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PayPal Scams

Fraud Prevention Center


The United States Federal Trade Commission determined that in 2022, the most reported scam was the Impersonator scam. Historically, scammers will impersonate organizations such as government agencies, non-profit groups, universities, or charities to offer fraudulent services or otherwise defraud victims. More recently, fraudsters have evolved their schemes to target peer to peer payment platforms, particularly PayPal.


How does the scam start?

Fraudsters pose as PayPal representatives often initiating communication to victims with an email purporting to be from PayPal. The subject header of the email communication usually includes variations of the following:

  • Your PayPal account has been temporarily restricted.
  • Your PayPal account needs to be verified.
  • Your PayPal account is on hold.
  • Action Requested - Payment Received
  • Suspicious activity has been linked to your PayPal account.

The emails will appear legitimate as fraudsters will use the same colors, branding, and logo that PayPal uses.

Tip Always review the sender’s email address to find out where the email originates from. The email will always be from an unknown email address that is not in any way connected to the real PayPal. Review the domain name for clues that will determine the legitimacy. PayPal will never send emails from Google, Yahoo, Hotmail, or other personal email accounts.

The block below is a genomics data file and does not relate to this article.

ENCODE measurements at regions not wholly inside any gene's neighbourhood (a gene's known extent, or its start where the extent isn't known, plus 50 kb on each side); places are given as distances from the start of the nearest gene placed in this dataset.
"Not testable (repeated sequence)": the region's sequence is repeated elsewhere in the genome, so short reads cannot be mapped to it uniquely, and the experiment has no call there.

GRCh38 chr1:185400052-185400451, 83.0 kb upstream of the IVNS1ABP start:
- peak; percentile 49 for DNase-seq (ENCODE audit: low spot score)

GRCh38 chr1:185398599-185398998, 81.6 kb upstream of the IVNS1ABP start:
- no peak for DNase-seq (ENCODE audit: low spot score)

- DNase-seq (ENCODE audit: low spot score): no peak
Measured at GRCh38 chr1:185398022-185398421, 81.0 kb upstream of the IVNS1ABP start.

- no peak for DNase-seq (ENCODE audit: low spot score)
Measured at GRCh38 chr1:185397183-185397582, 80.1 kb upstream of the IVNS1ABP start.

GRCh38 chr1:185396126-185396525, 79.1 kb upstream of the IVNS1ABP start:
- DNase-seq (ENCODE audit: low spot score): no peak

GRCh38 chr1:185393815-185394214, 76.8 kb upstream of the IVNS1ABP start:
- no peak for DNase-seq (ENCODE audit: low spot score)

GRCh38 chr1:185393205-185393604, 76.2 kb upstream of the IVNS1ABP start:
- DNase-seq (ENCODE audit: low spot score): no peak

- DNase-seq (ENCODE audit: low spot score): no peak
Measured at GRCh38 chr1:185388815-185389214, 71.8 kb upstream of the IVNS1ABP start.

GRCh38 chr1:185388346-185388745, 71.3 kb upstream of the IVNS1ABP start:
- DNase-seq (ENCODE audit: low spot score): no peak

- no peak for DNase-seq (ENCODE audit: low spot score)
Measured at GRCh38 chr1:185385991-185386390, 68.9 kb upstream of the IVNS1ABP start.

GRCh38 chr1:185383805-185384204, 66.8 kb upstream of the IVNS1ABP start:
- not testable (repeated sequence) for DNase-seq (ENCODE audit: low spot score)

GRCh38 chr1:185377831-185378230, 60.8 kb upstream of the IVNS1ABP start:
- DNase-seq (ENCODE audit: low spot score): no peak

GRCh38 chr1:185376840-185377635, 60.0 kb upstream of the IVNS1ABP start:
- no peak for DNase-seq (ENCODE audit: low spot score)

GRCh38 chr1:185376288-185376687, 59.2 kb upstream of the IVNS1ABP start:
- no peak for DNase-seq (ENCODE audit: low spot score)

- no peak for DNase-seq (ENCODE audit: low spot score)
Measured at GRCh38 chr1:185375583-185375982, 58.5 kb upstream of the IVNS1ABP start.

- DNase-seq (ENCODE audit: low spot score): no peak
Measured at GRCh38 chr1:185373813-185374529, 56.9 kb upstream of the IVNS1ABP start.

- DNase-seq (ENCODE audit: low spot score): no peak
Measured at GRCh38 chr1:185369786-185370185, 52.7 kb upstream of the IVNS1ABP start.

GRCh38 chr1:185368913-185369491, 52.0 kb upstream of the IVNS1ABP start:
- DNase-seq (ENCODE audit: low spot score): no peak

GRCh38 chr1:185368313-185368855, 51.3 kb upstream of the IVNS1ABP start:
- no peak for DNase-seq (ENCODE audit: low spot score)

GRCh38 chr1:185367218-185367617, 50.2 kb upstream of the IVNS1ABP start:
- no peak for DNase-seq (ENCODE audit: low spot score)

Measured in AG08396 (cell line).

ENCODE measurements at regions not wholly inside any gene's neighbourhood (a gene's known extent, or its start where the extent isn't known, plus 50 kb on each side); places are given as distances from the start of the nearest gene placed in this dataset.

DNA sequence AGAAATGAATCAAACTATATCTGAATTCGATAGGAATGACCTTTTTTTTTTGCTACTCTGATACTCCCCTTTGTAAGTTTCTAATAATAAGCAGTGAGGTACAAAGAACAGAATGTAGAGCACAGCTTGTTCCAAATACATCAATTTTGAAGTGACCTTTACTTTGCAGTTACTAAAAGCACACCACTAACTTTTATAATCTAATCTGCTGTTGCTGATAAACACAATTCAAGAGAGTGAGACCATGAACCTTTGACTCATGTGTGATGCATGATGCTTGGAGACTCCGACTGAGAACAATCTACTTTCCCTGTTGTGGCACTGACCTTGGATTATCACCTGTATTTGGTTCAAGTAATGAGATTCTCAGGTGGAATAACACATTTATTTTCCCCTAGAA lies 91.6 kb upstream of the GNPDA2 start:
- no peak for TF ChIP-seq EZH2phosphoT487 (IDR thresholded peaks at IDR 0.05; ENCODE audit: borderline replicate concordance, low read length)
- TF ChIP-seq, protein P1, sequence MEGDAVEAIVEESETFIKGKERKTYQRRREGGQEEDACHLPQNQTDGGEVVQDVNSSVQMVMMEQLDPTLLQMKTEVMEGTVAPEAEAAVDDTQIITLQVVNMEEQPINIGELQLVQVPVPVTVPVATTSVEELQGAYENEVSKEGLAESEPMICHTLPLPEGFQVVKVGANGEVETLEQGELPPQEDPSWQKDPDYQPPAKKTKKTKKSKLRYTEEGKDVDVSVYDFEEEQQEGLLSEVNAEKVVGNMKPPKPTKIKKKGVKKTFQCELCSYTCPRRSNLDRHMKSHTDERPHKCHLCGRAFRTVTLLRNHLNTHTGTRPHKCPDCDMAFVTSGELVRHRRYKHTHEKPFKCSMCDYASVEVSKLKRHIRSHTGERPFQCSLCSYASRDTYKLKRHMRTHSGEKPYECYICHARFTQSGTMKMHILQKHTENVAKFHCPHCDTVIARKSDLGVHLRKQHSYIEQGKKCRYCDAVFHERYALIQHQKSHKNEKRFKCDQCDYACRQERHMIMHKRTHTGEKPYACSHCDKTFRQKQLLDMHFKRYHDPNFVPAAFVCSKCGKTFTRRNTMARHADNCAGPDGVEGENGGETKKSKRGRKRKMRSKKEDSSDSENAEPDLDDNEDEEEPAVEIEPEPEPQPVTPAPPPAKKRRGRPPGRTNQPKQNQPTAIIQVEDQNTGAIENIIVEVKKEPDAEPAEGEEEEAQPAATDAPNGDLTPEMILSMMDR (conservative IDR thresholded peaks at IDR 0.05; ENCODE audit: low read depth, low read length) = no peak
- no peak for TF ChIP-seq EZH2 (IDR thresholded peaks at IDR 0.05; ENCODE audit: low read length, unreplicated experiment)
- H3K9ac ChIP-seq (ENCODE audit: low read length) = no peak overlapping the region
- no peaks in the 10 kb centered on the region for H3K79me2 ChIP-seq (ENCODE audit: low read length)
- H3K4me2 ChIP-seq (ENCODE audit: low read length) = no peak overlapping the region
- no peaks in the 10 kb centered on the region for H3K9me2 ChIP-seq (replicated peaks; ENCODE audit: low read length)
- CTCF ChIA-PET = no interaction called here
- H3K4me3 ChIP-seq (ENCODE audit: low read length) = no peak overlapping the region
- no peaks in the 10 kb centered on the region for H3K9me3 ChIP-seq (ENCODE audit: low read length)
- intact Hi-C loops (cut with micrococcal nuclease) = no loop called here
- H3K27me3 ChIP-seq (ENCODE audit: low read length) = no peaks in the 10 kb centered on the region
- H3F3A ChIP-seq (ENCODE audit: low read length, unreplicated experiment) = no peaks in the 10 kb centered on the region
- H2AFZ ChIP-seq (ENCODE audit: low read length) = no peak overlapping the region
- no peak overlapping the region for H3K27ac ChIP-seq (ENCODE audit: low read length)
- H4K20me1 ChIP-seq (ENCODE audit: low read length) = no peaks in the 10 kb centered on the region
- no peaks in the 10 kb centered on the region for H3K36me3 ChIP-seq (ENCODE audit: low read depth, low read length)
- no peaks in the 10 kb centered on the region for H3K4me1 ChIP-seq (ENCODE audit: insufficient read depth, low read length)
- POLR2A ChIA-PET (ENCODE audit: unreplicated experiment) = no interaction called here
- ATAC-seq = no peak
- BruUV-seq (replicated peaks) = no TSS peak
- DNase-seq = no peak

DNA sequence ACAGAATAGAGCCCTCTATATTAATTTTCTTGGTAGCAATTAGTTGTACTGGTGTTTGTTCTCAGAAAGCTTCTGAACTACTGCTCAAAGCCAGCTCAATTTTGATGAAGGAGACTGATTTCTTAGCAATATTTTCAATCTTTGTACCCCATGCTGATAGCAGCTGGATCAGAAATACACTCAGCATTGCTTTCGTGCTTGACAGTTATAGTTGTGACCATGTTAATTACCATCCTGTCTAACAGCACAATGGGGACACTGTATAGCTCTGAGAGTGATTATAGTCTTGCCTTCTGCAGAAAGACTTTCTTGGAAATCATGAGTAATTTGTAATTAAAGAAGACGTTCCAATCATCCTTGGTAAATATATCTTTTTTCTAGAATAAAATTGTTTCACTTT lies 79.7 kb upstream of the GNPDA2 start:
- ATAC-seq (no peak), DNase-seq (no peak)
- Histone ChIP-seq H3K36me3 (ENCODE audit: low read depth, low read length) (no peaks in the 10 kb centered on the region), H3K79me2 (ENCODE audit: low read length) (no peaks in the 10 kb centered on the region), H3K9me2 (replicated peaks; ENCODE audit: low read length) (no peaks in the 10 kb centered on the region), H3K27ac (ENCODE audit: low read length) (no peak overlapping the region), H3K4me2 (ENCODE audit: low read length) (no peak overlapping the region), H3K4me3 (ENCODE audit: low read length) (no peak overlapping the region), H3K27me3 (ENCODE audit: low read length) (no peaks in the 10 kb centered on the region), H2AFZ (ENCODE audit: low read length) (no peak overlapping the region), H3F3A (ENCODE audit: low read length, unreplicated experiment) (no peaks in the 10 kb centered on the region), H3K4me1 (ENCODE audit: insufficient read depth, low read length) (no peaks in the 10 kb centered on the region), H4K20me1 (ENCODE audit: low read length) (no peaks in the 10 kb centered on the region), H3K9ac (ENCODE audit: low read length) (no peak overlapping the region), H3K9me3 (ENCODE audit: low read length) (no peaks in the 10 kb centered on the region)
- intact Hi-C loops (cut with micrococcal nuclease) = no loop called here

How does the scam ensnare a victim?

The language in the email plays on and relies on a victim’s natural tendency to want to immediately correct or respond to the issue with their PayPal account. Scare tactics or routine administrative requests are used to entice the victim into responding, such as:

  • To ‘avoid penalties'
  • To prevent your ‘PayPal account from being disabled’
  • To ‘maintain the safety of your account’
  • To ‘unlock your account’
  • To 'confirm account ownership’

Finally, the email will instruct victims to provide documents, information, or personal details in order to fix the issue.

The emails will usually include a deadline to complete the request to avoid a penalty or account closure or restrictions, which creates a false sense of urgency for victims that feel they must act immediately to fix the PayPal issue. 

Tip Always login directly to the PayPal website or application using your own credentials. Review your PayPal account only within the portal on their website. 

Tip Do not call the ‘Customer Service’ number listed in the email, and do not click on any unknown links. Protect yourself and your computer by ignoring and deleting the email. 


Remember, legitimate companies, including PayPal, will never rush or threaten you, or ask for your personal information. If you are communicating with someone unsolicited, whether it be by email, phone, or text and they ask for personal information such as Social Security Number, Date of Birth, or bank account details, payment of any kind, or even remote access to your computer, STOP it is a scam.